Dr Steven Langsford is a translator and early career researcher in cognitive science. He has produced Chinese-to-English translations for the AALITRA Review, Sydney Review of Books, the Sherman Contemporary Art foundation, and as translator-in-residence for the Neilma Sidney Writer’s Sanctuary residency. He has worked on behavioural studies of cognition as a PhD student at Adelaide University, and as a post-doc at the University of Michigan and Aarhus University. 

Dr Amelia Walker completed her PhD in 2016 for a thesis about the challenges creative writing academics face in neoliberal times, and the value creative writing brings to universities. She has published four poetry collections and has in recent years increasingly focused on collaborative writing-based projects exploring broadly social justice-oriented concerns.

The value and limits of the healthy ecology metaphor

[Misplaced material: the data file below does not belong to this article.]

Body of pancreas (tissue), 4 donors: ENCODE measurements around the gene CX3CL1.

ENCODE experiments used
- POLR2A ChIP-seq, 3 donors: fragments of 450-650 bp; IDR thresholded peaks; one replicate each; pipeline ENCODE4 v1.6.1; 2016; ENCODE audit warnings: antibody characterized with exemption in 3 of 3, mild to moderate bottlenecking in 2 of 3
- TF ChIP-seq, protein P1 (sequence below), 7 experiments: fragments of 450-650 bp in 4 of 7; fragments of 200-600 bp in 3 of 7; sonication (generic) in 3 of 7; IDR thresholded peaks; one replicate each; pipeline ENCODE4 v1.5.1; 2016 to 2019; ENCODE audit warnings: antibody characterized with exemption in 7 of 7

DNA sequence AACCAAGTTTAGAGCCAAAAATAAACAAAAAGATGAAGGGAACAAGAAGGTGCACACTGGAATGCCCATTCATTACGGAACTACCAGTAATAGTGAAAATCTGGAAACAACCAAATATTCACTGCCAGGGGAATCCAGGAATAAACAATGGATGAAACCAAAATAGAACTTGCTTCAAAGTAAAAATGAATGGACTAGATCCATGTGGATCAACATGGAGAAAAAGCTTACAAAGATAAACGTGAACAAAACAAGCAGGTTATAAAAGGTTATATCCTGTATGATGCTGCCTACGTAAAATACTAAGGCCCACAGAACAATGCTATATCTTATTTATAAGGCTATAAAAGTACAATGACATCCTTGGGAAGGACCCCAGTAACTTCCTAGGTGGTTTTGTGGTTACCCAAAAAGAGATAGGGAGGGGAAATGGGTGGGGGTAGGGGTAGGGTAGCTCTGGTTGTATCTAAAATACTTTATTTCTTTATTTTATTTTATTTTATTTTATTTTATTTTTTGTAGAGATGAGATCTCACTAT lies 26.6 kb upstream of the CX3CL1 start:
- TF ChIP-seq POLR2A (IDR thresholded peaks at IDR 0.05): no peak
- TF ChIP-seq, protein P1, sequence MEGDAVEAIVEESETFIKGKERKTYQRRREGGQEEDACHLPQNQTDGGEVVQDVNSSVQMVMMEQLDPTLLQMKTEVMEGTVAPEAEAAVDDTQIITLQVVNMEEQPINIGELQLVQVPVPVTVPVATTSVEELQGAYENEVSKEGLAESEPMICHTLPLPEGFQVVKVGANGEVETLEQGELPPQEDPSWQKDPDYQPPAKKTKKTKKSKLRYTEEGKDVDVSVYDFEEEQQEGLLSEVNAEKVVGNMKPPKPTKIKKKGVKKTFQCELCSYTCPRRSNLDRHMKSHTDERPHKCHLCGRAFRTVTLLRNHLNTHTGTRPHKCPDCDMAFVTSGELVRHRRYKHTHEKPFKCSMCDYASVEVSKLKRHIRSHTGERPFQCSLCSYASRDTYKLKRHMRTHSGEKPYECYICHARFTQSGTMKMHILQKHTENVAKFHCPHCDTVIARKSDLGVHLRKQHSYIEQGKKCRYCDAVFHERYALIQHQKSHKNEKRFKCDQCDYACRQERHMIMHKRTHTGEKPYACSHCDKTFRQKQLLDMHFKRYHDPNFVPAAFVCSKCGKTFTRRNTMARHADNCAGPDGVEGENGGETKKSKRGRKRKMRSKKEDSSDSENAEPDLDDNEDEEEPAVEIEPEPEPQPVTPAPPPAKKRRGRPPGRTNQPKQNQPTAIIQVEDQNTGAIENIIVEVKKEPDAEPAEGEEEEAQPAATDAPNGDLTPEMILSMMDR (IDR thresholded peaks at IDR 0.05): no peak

Ecopoetry and connections between diversity, communication and survival in the face of environmental crises

This paper presents an interdisciplinary dialogue between a cognitive scientist (Steven Langsford) and a researcher in the field of creative writing (Amelia Walker). The dialogue concerns a proposition that ecopoetry encourages people to become more open to mind styles that differ from their own and can thereby help support what Félix Guattari (1989) termed the mental ecology by facilitating interaction between people whose mind styles differ from one another. In contrast with models of evolutionary literary criticism that champion competition and selection, a Guattarian approach emphasises collaboration and variation, arguing the need for humans to work together with one another and with beyond-human beings to support diversity and thereby promote stronger possibilities for survival and wellbeing on the collective scale. A diverse mental ecology supports environmental sustainability and collective survival because it enables the raising and consideration of a broader range of approaches to problems including but exceeding environmental crises. The chapter connects these ideas with research concerning Bayesian inference, rational speech act (RSA) theory, and the benefits of strategy diversity in scientific communities.

Keywords: ecopoetry; neurodiversity; ecosophy; Bayesian inference; sustainability